Title: Characteristics of Great Storytelling
There is not point in making all the effort, taking all the time and spending whatever it takes to create a video or a film if no one wants to see it.
People don't watch movies or videos because they contain important information. They watch them, and more importantly, they stay with them, because the video or the film holds the viewer's attention.
How do you hold the viewer's attention?
We already know that you have to start with the most compelling shot, but what then?
All too often, video makers and film makers will start with the most compelling shot, but then fall back on a boring and predictable script.
The secret to great storytelling is:
Type notes for this course below, and we'll automatically save them and sync them to your dashboard.
So now you’ve gone out and you've assembled your raw material. You've shot in the five shot way. You’ve got very disciplined, very beautiful shots. How do you put this together in a compelling story to make a compelling story? We’re here in the videojournalist.com screening room right now and we’re going to be looking at some stuff that you made. And when you bring your stuff in here, which we hope you will one day, you’re going to want to put something on the screen that everybody wants to watch.
A great story, not just great shooting. How do you do that? How do you make a great story? Let's pretend that instead of going to the restaurant, which we talked about the five thing. Let’s pretend that instead you took your camera and you went to a dog and cat hospital. These are actually pretty good places to go for beginners because who doesn't like dog and cats in particular if they've been hurt a little bit, very compelling. So let's say you took your a camera and you went to a dog and cat hospital to shoot a little one-minute video about that place and while you were there with you little camera the door opened up and a little girl came in with the Fluffy the Puppy.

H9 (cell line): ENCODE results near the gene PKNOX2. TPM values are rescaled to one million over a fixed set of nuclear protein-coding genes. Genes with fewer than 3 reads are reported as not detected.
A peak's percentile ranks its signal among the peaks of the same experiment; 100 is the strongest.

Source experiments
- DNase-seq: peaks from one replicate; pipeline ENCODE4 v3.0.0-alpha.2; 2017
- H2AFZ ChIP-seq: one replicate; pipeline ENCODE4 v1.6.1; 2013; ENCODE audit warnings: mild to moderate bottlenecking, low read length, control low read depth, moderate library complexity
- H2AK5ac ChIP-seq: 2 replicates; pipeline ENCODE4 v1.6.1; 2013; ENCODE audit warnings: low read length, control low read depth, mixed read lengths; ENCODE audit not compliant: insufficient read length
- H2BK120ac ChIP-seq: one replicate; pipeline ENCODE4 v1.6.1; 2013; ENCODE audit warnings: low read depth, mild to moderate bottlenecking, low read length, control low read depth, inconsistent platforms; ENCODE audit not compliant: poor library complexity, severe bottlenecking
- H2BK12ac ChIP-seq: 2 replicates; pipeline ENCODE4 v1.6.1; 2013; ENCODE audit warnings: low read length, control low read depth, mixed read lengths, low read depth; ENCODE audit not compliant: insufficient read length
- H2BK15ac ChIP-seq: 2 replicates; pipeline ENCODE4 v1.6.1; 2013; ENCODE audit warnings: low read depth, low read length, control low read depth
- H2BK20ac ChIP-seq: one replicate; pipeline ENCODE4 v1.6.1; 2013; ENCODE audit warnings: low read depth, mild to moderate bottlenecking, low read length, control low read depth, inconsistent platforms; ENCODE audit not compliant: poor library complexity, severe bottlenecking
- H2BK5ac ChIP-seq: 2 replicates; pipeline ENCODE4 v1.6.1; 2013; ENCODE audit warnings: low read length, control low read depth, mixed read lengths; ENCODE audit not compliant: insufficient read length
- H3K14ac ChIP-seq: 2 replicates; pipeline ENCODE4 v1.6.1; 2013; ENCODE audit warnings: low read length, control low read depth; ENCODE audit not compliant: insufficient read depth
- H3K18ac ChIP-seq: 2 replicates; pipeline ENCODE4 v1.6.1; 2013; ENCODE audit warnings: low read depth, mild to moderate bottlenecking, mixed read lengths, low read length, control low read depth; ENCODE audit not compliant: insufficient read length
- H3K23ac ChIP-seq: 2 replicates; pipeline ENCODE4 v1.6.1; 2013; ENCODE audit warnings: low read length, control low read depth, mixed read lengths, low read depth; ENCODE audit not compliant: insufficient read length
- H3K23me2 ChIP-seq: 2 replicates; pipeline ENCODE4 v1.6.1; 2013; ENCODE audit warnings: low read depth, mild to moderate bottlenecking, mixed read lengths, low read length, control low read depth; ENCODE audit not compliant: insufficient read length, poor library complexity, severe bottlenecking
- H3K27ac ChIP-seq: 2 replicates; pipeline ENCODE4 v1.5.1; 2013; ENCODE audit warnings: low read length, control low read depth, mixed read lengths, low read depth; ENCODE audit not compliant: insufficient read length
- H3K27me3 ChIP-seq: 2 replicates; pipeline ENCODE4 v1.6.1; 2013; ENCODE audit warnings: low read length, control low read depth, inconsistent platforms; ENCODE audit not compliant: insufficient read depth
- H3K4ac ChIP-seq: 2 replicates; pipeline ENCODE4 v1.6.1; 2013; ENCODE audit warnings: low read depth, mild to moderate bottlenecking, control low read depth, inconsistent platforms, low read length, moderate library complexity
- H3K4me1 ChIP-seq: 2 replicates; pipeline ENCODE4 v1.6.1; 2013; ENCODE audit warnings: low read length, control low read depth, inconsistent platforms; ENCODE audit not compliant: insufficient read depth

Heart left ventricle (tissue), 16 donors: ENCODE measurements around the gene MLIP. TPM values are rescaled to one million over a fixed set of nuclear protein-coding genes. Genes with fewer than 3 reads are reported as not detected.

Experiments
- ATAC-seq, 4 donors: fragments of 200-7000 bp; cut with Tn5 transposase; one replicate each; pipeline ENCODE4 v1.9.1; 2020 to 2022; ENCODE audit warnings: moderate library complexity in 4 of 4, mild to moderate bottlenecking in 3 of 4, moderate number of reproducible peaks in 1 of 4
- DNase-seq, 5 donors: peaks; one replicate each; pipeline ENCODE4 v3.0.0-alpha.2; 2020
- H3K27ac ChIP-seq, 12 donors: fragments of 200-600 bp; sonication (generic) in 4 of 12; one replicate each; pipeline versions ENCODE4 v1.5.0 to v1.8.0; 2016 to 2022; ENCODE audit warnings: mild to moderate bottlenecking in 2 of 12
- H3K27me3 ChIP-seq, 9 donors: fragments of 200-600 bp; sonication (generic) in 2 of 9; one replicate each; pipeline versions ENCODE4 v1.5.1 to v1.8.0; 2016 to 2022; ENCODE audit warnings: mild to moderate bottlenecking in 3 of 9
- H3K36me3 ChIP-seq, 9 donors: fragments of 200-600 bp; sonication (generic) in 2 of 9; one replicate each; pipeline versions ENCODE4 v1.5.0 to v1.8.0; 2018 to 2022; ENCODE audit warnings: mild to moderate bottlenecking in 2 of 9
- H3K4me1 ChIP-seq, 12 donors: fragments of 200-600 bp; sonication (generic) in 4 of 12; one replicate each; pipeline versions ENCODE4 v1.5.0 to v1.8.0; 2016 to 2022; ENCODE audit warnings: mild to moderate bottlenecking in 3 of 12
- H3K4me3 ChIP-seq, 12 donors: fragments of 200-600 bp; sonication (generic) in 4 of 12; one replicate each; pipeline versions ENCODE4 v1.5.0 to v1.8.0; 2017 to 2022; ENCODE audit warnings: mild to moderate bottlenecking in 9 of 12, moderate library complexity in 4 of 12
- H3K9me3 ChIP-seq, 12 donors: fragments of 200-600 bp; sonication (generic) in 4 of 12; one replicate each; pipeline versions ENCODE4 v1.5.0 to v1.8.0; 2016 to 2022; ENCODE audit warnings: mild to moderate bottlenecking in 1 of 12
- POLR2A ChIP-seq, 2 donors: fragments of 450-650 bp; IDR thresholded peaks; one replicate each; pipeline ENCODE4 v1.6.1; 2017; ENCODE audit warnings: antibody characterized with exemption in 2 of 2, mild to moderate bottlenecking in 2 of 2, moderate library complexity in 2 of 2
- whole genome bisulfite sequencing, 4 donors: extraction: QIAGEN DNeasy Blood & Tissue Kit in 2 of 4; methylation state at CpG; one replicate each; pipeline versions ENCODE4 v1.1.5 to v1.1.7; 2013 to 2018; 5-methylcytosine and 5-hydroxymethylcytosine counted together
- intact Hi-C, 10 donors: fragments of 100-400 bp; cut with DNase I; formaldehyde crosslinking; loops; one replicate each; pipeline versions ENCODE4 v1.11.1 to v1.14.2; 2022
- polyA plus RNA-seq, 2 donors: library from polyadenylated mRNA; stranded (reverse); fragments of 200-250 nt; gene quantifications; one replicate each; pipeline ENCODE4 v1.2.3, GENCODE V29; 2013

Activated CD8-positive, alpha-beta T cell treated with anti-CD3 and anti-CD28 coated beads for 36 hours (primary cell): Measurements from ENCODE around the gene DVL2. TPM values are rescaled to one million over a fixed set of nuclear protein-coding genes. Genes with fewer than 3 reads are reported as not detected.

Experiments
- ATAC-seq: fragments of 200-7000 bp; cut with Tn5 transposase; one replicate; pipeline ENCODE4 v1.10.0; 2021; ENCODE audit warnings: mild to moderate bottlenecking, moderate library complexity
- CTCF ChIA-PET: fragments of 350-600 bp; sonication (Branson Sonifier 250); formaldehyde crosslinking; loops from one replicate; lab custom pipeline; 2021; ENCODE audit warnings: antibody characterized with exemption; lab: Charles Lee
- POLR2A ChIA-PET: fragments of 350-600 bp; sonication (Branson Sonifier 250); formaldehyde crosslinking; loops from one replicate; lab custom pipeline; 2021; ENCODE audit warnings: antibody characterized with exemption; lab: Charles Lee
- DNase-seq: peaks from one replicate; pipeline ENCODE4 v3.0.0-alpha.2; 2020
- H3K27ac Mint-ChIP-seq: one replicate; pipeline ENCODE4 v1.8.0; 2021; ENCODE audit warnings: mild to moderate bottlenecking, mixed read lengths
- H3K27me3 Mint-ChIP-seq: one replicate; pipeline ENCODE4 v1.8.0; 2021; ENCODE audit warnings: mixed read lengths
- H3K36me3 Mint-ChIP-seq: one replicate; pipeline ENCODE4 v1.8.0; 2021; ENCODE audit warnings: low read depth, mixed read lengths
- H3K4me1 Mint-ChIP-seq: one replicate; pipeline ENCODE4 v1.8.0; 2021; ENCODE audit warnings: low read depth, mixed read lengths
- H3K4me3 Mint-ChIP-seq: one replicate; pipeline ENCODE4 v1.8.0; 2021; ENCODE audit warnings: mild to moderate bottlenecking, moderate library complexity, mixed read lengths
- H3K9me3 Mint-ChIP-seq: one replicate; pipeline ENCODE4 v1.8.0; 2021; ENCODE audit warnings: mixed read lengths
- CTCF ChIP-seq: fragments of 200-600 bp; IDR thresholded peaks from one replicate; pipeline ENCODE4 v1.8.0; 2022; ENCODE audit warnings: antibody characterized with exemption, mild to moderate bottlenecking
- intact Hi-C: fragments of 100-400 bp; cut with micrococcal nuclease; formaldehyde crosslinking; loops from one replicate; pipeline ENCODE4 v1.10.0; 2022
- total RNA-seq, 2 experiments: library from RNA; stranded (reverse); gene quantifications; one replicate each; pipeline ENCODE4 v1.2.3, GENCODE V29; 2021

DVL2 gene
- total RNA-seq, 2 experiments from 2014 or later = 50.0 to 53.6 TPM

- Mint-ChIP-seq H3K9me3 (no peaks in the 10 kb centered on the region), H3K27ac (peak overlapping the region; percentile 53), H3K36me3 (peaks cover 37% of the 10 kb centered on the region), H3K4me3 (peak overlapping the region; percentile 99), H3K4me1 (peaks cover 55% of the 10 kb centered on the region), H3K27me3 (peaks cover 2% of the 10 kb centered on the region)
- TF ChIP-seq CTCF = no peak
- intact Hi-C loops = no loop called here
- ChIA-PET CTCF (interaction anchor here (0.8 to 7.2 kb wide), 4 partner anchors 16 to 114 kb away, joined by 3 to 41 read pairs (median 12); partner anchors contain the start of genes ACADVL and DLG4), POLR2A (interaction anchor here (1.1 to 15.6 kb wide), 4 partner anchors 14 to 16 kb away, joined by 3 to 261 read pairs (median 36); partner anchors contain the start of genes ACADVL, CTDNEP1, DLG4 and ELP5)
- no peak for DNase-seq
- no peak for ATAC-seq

She’s a little five-year-old girl, she's cradling her injured puppy Fluffy. You got your video camera and start to roll and the little girl comes in crying and little Fluffy has been hit by a car, and she comes up to the veterinarian cradling her little dog and she says “Please Mister can you save my dog? And the veterinarian looks at Fluffy and says “We have to act immediately”. The veterinarian takes Fluffy and puts Fluffy down on the table right there in front of you. Now you remember in the last set of lessons on how to shoot, I said you have to be aggressive.
You can't stand across the room and zoom in. You’re going to come in with your camera you’re going to jam the camera between the veterinarian and little Fluffy, fighting for his life. You’re going to get that camera right on top of little Fluffy. And there’s little Fluffy, the big eyes, the little girl crying, little Fluffy fighting for his life. Just the same thing the veterinarian sees, close upon the face, in this case Fluffy’s face. Well luckily for you and the viewers the veterinarian saves Fluffy’s life and you shot the whole thing. You shot it the way I told you. Close-up on the hands, close-up on the face. Over the shoulder, side-shot. You have a great story here, a great story to tell. Is this going to make a great film? That depends upon what you do with it. And that's our next lesson.
© Michael Rosenblum & Lisa Lambden 2015